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Medibank cyber-attack: should the health insurer pay a ransom for its customers’ data

Medibank cyber-attack: should the health insurer pay a ransom for its customers’ data?

Speculation is rife about whether the insurer will pay a hacker who claims to have extracted 200GB of files

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A Medibank branch in

Two weeks after the Medibank cyber-attack, the question that remains unanswered is: will the company pay a ransom?

Medibank said it has determined through communications with the alleged hacker that data on all of the company’s 3.9 million customers has been exposed. The records include personal information like names, dates of birth, addresses, and gender identities, as well as Medicare numbers and health claims.

The hacker claimed to have extracted about 200GB of files, and has provided 1,000 records to the insurer to prove they have the data claimed.

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Beyond these details, Medibank has been tight-lipped about its communications with the hacker. It has not responded to questions about whether it has or will pay a ransom to prevent the release of the data online, or the sale of the data to a third party.

Richard Buckland, a professor of cybercrime at UNSW, said the Medibank case was one of the few where a company should pay the ransom.

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“This would be one of the very rare cases where I think the costs of not paying are so extraordinarily high that it would probably justify the cost of paying,” he told Guardian Australia.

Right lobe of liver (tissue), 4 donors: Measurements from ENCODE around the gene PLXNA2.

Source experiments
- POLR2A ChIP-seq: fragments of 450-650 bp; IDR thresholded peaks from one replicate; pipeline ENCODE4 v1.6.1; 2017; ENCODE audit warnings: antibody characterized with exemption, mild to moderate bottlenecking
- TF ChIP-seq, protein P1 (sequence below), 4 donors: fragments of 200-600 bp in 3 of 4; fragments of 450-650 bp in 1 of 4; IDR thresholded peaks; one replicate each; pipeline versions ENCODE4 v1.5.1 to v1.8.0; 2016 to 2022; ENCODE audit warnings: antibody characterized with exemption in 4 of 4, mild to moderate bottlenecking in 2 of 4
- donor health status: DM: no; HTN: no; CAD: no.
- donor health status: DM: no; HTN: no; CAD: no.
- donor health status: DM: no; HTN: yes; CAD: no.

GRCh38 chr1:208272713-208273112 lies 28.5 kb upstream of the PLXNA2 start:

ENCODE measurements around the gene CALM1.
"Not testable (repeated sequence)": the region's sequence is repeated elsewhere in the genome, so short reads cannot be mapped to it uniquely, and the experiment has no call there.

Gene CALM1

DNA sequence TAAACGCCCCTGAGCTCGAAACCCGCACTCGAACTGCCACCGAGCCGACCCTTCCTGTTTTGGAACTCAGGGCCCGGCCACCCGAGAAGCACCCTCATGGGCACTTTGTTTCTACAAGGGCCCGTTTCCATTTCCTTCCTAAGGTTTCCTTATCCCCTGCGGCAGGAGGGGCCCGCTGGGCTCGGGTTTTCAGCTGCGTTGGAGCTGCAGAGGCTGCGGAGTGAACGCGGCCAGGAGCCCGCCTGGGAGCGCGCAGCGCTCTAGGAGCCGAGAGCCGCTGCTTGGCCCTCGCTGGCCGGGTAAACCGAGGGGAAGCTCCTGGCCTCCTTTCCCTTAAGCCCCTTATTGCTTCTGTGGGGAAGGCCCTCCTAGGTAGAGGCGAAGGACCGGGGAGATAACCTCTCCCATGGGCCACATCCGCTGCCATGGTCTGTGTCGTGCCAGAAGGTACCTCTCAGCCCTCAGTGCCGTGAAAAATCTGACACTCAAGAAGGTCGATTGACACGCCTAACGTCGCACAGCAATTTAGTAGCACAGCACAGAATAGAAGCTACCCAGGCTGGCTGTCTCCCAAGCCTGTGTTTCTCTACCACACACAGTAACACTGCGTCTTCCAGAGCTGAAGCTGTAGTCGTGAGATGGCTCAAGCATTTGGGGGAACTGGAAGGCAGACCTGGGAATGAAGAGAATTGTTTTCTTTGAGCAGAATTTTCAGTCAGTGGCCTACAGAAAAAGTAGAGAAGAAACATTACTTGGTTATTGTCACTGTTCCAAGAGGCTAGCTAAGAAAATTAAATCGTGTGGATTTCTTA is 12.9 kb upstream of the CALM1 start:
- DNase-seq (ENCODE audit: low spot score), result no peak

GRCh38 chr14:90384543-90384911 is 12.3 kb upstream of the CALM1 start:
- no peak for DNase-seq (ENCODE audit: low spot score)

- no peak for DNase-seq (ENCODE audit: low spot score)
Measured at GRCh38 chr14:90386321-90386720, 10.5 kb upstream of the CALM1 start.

“This is causing harm to innocent people who had nothing to do with the incompetence of the organisation in looking after the data. They were forced to hand that data across and that collateral damage, I think, is what makes this different.”

The official advice from the federal government Australian Cyber Security Centre is to never pay a ransom.

“There is no guarantee you will regain access to your information, nor prevent it from being sold or leaked online. You may also be targeted by another attack,” the agency stated.

But in reality, many businesses do.

Cybersecurity firm Sophos release a State of Ransomware report in April this year which found that in Australia 43% of companies paid ransoms after ransomware attacks, compared to 46% globally.

The attack on Medibank is not a ransomware attack in that Medibank’s systems are not locked up by an attacker, but the behaviour is the same in terms of negotiating over the data that was obtained.

Buckland said Medibank should seek out legal advice before making any payment. While it is not illegal for businesses to pay a ransom, businesses that do might fall afoul of other laws, such as those banning payments to a prohibited organisation – including terrorist organisations and many Russian organisations.

Generally companies should not pay ransoms, Buckland said.

“I think paying a ransom enables this market to flourish. It’s one of those cases of the tragedy of the commons, where you do something that benefits you but it slightly hurts everyone else.”

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Medibank told the Australian Stock Exchange on Wednesday that the financial hit to the company would be between $25m and $35m, not including potential customer compensation or regulatory or legal costs.

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The company has not indicated this would cover costs for paying out any ransom. Medibank told investors the cost would include customer communication costs, expert support and technology costs, and the cost to protect customer identities.

The company put this cost down to not having cyber insurance, which Medibank’s chief financial officer, Roger, has said is due to the high cost of insurance that “went up significantly over the last couple of years”.

Roger said Medibank was not certain it would have had its costs covered even if it did have cyber insurance.

Buckland said it was a “dangerous” decision of the company not to have cyber insurance, since the insurance company would also be able to help negotiate. He suggested the high cost of insurance could be due to how “poorly secured” Australian companies are.

“It’s like flood insurance, the cost of the insurance is going up because the risk is going up.”


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